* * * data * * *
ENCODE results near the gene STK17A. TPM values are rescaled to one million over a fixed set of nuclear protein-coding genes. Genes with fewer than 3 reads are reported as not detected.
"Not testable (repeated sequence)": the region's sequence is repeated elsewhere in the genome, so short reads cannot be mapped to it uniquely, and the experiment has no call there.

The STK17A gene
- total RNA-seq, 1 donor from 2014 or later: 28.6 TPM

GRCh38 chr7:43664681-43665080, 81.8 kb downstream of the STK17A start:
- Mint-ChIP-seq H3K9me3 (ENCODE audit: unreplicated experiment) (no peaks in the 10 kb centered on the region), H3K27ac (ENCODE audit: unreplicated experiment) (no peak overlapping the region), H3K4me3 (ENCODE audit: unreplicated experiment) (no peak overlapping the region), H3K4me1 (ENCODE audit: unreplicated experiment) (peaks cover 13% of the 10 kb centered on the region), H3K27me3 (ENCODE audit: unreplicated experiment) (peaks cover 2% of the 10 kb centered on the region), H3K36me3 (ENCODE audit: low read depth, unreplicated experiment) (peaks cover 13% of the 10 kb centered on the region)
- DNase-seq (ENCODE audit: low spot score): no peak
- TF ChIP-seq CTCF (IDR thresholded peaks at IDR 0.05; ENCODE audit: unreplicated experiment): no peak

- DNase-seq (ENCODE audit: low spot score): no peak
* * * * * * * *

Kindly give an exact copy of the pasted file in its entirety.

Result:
ENCODE results near the gene STK17A. TPM values are rescaled to one million over a fixed set of nuclear protein-coding genes. Genes with fewer than 3 reads are reported as not detected.
"Not testable (repeated sequence)": the region's sequence is repeated elsewhere in the genome, so short reads cannot be mapped to it uniquely, and the experiment has no call there.

The STK17A gene
- total RNA-seq, 1 donor from 2014 or later: 28.6 TPM

GRCh38 chr7:43664681-43665080, 81.8 kb downstream of the STK17A start:
- Mint-ChIP-seq H3K9me3 (ENCODE audit: unreplicated experiment) (no peaks in the 10 kb centered on the region), H3K27ac (ENCODE audit: unreplicated experiment) (no peak overlapping the region), H3K4me3 (ENCODE audit: unreplicated experiment) (no peak overlapping the region), H3K4me1 (ENCODE audit: unreplicated experiment) (peaks cover 13% of the 10 kb centered on the region), H3K27me3 (ENCODE audit: unreplicated experiment) (peaks cover 2% of the 10 kb centered on the region), H3K36me3 (ENCODE audit: low read depth, unreplicated experiment) (peaks cover 13% of the 10 kb centered on the region)
- DNase-seq (ENCODE audit: low spot score): no peak
- TF ChIP-seq CTCF (IDR thresholded peaks at IDR 0.05; ENCODE audit: unreplicated experiment): no peak

- DNase-seq (ENCODE audit: low spot score): no peak